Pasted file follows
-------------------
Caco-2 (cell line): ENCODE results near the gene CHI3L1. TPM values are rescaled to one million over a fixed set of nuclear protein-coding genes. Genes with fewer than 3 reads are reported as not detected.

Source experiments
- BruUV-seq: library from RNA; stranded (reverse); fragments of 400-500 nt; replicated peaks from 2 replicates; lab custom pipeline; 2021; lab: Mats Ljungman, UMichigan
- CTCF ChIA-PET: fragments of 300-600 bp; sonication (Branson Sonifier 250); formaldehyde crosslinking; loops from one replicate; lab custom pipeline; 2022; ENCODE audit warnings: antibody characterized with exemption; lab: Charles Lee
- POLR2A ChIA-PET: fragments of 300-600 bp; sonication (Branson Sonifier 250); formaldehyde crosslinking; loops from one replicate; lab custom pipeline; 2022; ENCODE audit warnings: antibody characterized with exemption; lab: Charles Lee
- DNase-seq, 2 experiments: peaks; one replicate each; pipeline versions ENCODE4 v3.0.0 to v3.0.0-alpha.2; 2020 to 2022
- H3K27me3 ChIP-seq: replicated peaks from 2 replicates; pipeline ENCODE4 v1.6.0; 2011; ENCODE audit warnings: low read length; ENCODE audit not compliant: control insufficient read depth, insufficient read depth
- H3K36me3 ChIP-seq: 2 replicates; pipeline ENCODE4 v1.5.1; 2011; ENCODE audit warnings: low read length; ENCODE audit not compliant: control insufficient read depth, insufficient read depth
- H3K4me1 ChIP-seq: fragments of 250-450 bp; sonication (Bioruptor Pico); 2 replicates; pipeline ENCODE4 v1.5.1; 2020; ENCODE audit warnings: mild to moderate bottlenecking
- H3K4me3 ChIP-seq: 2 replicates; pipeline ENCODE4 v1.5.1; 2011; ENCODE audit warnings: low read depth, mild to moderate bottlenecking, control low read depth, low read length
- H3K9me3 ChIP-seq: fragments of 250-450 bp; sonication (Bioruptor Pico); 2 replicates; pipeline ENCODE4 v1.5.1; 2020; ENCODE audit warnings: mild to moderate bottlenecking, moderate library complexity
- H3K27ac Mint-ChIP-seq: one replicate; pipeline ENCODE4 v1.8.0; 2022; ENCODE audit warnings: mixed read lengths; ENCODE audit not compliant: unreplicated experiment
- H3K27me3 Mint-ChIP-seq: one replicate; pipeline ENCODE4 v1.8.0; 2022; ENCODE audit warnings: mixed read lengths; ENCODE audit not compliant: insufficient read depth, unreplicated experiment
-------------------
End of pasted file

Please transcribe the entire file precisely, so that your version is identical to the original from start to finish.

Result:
Caco-2 (cell line): ENCODE results near the gene CHI3L1. TPM values are rescaled to one million over a fixed set of nuclear protein-coding genes. Genes with fewer than 3 reads are reported as not detected.

Source experiments
- BruUV-seq: library from RNA; stranded (reverse); fragments of 400-500 nt; replicated peaks from 2 replicates; lab custom pipeline; 2021; lab: Mats Ljungman, UMichigan
- CTCF ChIA-PET: fragments of 300-600 bp; sonication (Branson Sonifier 250); formaldehyde crosslinking; loops from one replicate; lab custom pipeline; 2022; ENCODE audit warnings: antibody characterized with exemption; lab: Charles Lee
- POLR2A ChIA-PET: fragments of 300-600 bp; sonication (Branson Sonifier 250); formaldehyde crosslinking; loops from one replicate; lab custom pipeline; 2022; ENCODE audit warnings: antibody characterized with exemption; lab: Charles Lee
- DNase-seq, 2 experiments: peaks; one replicate each; pipeline versions ENCODE4 v3.0.0 to v3.0.0-alpha.2; 2020 to 2022
- H3K27me3 ChIP-seq: replicated peaks from 2 replicates; pipeline ENCODE4 v1.6.0; 2011; ENCODE audit warnings: low read length; ENCODE audit not compliant: control insufficient read depth, insufficient read depth
- H3K36me3 ChIP-seq: 2 replicates; pipeline ENCODE4 v1.5.1; 2011; ENCODE audit warnings: low read length; ENCODE audit not compliant: control insufficient read depth, insufficient read depth
- H3K4me1 ChIP-seq: fragments of 250-450 bp; sonication (Bioruptor Pico); 2 replicates; pipeline ENCODE4 v1.5.1; 2020; ENCODE audit warnings: mild to moderate bottlenecking
- H3K4me3 ChIP-seq: 2 replicates; pipeline ENCODE4 v1.5.1; 2011; ENCODE audit warnings: low read depth, mild to moderate bottlenecking, control low read depth, low read length
- H3K9me3 ChIP-seq: fragments of 250-450 bp; sonication (Bioruptor Pico); 2 replicates; pipeline ENCODE4 v1.5.1; 2020; ENCODE audit warnings: mild to moderate bottlenecking, moderate library complexity
- H3K27ac Mint-ChIP-seq: one replicate; pipeline ENCODE4 v1.8.0; 2022; ENCODE audit warnings: mixed read lengths; ENCODE audit not compliant: unreplicated experiment
- H3K27me3 Mint-ChIP-seq: one replicate; pipeline ENCODE4 v1.8.0; 2022; ENCODE audit warnings: mixed read lengths; ENCODE audit not compliant: insufficient read depth, unreplicated experiment